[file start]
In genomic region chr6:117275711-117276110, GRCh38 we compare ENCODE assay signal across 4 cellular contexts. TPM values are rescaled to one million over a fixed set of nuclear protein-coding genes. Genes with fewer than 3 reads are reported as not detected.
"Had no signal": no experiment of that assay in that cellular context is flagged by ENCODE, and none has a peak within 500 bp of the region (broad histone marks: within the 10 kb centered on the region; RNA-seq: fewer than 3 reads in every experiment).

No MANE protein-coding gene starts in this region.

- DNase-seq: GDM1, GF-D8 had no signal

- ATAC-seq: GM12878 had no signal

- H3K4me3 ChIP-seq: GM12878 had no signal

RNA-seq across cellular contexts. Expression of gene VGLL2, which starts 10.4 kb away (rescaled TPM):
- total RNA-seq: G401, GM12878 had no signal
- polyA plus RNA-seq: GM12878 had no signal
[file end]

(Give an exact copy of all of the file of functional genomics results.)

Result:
In genomic region chr6:117275711-117276110, GRCh38 we compare ENCODE assay signal across 4 cellular contexts. TPM values are rescaled to one million over a fixed set of nuclear protein-coding genes. Genes with fewer than 3 reads are reported as not detected.
"Had no signal": no experiment of that assay in that cellular context is flagged by ENCODE, and none has a peak within 500 bp of the region (broad histone marks: within the 10 kb centered on the region; RNA-seq: fewer than 3 reads in every experiment).

No MANE protein-coding gene starts in this region.

- DNase-seq: GDM1, GF-D8 had no signal

- ATAC-seq: GM12878 had no signal

- H3K4me3 ChIP-seq: GM12878 had no signal

RNA-seq across cellular contexts. Expression of gene VGLL2, which starts 10.4 kb away (rescaled TPM):
- total RNA-seq: G401, GM12878 had no signal
- polyA plus RNA-seq: GM12878 had no signal